Here, we present the cloning, expression, and purification of the new construct of BC2L-CN (rBC2L-CN2) as well as the evaluation of its binding affinity for different fucosides by isothermal microcalorimetry (ITC). We also describe its structures in complex with H-type 1 and Globo H blood group antigens at 1.6 and 1.9 Å resolution, respectively, with details on the new interactions observed.

2. Results

2.1. New Construct for Recombinant of BC2L-CN

To improve upon the shortcomings of the previous construct of BC2L-CN on stability, flexibility, and difficulty to obtain crystal complexes with oligosaccharides, a new design was conceived. Based on the structural examination of first BC2L-CN structure (PDB 2WQ4), a construct featuring solely the ordered amino acids of the N-terminal domain was designed (1 to 131). The desired DNA sequence was amplified by PCR using the old construct as a template, purified, and subcloned into two vectors of expression: pET-TEV (Pet28a derivative) and pCold-TEV, using the restriction sites NdeI and XhoI. The pCold-TEV vector is a modified pCold-TF vector in which the factor Xa cleavage site (TATCGAAGGTAGG) was replaced with a TEV cleavage site (GAAAACCTGTATTTTCAGGGC) by mutagenesis using appropriate oligonucleotides [14,15,16]. The protein expressed by those vectors presented a N-terminal fusion that could be removed by proteolysis using the tobacco etch virus (TEV) protease and also included a 6-Histidin tag to ease purification. Successful expression was obtained overnight at 16 °C after induction with isopropyl-β-D-thiogalactoside (IPTG). Soluble protein was purified using immobilized nickel affinity chromatography thanks to the presence of the His-tag, over two steps: before and after TEV cleavage. While the TEV protease failed to cleave the 20 amino acids-long tag issued from pET-TEV, the larger fusion expressed using pCold-TEV allowed a conformation compatible with TEV cleavage, thus justifying its choice for further studies. It provided a 605 residues-long protein (66.4 kDa) with a N-terminal fusion (52.4 kDa) containing the trigger factor, a prokaryotic ribosome-associated chaperone (46 kDa), which aids co-translational folding of newly expressed polypeptides (Figure 1A). Size exclusion chromatography (SEC) was performed as a final purification step, leading to a 95% pure protein with an average yield of 5.2 mg.L−1 of culture medium. In this form, concentrated protein (up to 15 mg.mL−1–1.070 mM) was stable for several months both at 4 °C and −20 °C. Very little precipitation could be observed after one year storage in the fridge.

2.2. Physical Analysis of the rBC2L-CN2

Size exclusion chromatography on a methacrylate-based matrix (Enrich70, Bio-Rad, Marnes-la-Coquette, France) was used to remove the last contaminants, remaining uncleaved protein, and aggregates. It also allowed us to confirm the oligomerization and homogeneity of the protein. The molecular size of the sharp eluted peak corresponding to rBC2L-CN2 on SDS PAGE was approximated to 33 kDa by the means of a calibration curve (data not shown). This value was compatible with the expected trimer, which has an estimated molecular weight of 42 kDA. The weight discrepancy could be due to some nonspecific interactions of the lectin with the gel filtration matrix delaying the protein elution. This was observed before for other lectins when confronted to a saccharidic matrix [17].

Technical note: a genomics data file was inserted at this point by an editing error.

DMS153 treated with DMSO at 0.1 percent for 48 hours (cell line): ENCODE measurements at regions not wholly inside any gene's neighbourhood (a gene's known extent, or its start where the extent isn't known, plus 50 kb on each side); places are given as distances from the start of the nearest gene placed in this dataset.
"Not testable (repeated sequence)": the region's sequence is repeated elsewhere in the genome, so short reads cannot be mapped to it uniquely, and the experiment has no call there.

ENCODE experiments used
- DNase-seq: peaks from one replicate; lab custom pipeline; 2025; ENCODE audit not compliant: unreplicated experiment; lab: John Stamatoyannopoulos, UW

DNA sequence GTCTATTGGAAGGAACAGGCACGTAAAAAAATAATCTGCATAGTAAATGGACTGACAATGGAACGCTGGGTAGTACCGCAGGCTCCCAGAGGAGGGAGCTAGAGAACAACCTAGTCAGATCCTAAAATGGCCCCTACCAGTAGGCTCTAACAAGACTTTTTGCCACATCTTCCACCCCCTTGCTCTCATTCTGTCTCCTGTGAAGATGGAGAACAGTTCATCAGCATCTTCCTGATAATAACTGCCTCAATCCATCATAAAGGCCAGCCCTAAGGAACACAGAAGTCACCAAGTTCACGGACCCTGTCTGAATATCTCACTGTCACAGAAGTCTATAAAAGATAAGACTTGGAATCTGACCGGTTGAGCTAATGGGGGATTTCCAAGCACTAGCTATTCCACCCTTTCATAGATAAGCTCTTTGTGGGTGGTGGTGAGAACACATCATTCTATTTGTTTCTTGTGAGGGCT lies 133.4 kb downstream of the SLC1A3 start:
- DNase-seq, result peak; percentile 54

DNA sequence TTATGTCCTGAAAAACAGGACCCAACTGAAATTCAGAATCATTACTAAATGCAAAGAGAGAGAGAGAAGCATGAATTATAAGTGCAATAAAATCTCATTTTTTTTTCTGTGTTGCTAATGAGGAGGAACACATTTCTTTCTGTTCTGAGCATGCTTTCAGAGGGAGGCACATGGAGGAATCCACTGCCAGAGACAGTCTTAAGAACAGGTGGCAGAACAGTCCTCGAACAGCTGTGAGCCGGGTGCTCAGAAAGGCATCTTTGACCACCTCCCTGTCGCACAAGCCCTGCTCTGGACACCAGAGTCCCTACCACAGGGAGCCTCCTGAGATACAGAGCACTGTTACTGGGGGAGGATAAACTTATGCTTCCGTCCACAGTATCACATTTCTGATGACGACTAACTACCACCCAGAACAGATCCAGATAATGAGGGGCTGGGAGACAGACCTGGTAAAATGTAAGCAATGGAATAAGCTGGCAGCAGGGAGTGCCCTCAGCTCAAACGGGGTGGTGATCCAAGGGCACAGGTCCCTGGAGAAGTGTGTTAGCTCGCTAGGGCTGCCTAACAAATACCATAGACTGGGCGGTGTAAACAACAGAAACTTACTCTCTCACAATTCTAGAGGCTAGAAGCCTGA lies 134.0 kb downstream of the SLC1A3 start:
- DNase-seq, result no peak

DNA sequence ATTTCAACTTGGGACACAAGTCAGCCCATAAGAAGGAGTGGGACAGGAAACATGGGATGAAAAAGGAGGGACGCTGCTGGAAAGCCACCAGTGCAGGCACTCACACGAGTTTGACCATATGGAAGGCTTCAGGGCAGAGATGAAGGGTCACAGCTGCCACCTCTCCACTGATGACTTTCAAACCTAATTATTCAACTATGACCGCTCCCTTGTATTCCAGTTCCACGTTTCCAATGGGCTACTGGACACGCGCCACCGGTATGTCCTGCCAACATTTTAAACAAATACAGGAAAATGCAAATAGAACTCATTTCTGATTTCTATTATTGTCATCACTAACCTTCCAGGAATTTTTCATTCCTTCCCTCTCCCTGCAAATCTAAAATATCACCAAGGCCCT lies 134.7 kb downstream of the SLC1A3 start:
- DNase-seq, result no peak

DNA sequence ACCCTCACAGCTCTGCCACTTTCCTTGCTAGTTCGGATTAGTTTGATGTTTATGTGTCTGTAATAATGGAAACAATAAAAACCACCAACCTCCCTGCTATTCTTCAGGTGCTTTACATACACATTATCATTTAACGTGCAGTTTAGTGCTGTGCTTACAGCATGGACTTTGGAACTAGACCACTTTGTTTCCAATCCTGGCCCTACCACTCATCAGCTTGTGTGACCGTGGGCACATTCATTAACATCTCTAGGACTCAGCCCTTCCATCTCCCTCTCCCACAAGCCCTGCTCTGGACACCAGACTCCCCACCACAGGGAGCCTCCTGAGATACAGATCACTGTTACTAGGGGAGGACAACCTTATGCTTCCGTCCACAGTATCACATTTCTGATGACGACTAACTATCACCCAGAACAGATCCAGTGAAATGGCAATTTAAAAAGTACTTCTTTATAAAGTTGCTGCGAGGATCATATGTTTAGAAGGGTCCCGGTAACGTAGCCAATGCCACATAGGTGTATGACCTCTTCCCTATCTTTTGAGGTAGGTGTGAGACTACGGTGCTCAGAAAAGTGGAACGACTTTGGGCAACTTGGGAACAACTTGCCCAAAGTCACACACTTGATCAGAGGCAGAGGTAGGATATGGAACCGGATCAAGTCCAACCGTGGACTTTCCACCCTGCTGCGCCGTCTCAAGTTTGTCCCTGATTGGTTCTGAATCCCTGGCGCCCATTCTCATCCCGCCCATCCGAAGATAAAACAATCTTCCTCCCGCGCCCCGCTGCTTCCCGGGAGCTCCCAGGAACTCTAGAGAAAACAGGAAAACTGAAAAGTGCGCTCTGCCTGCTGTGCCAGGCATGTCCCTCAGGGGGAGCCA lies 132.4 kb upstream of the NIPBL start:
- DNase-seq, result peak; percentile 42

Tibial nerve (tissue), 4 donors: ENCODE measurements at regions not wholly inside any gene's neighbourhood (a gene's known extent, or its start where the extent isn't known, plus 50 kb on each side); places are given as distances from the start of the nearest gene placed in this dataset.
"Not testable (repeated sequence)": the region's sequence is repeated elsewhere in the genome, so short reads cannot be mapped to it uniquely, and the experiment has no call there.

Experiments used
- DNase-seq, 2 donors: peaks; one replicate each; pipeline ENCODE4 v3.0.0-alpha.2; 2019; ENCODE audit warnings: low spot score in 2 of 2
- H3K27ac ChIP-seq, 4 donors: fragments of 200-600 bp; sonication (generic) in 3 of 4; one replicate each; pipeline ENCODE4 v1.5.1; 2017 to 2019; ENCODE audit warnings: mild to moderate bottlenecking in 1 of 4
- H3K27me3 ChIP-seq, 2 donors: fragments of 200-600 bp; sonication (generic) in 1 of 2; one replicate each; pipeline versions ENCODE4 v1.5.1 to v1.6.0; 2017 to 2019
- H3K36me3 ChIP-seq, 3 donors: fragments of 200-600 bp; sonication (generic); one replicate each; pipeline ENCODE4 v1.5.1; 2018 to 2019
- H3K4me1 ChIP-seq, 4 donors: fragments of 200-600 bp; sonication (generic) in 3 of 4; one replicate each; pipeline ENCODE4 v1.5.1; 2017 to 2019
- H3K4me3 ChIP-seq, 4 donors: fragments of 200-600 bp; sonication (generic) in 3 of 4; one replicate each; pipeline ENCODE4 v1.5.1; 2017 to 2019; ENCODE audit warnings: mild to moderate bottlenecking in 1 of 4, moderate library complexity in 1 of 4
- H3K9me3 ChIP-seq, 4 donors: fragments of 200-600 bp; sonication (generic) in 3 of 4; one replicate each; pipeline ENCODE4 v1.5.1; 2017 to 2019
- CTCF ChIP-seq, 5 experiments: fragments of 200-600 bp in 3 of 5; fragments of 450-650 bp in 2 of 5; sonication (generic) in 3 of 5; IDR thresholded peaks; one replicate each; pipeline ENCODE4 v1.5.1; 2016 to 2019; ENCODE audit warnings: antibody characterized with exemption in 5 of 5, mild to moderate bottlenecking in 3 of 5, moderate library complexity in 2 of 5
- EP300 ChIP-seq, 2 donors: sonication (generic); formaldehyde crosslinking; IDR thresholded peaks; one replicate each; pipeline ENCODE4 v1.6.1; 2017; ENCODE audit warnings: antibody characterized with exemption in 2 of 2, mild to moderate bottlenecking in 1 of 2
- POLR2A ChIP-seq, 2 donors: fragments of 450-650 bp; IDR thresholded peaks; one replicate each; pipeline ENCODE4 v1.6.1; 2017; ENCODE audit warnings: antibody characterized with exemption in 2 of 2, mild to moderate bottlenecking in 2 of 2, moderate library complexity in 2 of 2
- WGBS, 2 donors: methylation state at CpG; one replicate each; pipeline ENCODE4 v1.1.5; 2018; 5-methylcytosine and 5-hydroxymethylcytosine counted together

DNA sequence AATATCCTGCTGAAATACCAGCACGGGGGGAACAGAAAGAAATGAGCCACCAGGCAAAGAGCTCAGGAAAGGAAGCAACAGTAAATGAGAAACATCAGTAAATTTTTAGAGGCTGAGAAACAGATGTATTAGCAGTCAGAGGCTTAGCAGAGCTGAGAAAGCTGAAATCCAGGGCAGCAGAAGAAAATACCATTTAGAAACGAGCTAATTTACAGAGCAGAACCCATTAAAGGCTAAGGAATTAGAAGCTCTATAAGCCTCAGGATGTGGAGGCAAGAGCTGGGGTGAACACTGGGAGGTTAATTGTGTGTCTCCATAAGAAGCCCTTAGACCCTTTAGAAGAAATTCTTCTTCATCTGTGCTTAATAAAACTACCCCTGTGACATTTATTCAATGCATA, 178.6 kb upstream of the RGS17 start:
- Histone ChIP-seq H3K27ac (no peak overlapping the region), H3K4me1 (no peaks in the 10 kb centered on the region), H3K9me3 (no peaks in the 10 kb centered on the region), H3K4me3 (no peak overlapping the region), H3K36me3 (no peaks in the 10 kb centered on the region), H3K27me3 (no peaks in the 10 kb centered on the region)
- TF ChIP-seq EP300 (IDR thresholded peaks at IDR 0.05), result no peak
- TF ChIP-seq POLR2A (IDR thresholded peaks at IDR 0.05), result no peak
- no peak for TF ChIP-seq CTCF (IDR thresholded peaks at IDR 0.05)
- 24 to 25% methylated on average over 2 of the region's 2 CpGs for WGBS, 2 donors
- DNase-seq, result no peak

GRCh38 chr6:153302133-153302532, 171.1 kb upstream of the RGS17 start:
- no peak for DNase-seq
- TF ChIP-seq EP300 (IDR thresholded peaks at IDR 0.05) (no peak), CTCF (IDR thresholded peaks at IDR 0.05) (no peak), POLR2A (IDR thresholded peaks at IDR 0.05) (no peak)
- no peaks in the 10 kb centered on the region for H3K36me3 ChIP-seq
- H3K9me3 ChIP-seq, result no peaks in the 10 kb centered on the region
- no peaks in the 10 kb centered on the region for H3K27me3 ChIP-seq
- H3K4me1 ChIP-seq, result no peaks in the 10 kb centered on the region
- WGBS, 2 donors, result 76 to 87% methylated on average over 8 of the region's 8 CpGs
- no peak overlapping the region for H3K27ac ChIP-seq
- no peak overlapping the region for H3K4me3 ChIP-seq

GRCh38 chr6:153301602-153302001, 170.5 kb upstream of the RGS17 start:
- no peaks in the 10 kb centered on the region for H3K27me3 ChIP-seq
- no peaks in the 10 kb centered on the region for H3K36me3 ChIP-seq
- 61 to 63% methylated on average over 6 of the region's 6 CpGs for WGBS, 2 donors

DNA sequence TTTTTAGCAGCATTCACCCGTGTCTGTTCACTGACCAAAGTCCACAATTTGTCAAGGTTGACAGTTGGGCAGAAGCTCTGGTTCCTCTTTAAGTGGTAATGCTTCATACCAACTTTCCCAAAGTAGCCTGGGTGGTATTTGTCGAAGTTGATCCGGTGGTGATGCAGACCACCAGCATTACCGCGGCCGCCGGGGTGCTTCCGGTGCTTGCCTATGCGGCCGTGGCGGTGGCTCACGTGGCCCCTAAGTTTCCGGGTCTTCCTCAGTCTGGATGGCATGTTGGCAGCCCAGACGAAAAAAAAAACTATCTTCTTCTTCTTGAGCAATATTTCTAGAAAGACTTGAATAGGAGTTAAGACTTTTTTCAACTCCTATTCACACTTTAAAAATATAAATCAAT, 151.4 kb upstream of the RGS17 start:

To further confirm the trimeric arrangement, dynamic light scattering (DLS) measurements were performed at 22 °C on the purified protein. A monodisperse peak was obtained leading to a hydrodynamic radius of 2.94 nm which corresponded to a protein with a molecular weight of 41.9 kDa, matching the expected weight of the trimer (data not shown). The deletion of the 56 amino acids of the original construct did not have an impact on protein folding or on trimer formation of the N-terminal domain.

2.3. Affinity Analysis and Activity Validation

Isothermal titration calorimetry (ITC) measurements were then performed on rBC2L-CN2 to verify that its binding to carbohydrate was not modified. The affinity (dissociation constant) and thermodynamic contributions were obtained for the interactions with various human blood group antigens including H-type 1 tetrasaccharide (Fucα1-2Galβ1-3GlcNAcβ1-3Gal), Lewis Y pentasaccharide (Fucα1-2Galβ1-4(Fucα1-3)GlcNAc β1-3Gal), and Globo H hexasaccharide (Fucα1-2Galβ1-3GalNAcβ1-3Galα1-4Galβ1-4Glc), which presents H-type 3 antigen. Due to its similarity to l-fucose, the monosaccharide l-galactose was also analyzed. This experiment was suggested by a close analysis of the Fuc methyl group binding region in the available X-ray structures. Indeed, the fucose methyl group moiety was found in lipophilic contact with the side chain of Tyr 48, and it was flanked by the hydroxyl group of Thr83, whose side chain lined the pocket on the opposite side. This suggested that a hydroxyl group at Fuc C6 (leading to the L-Gal structure) may actually be accepted by the lectin. Some of the ITC titration values measured were compared to those previously obtained with the original construct, also reported in Table 1.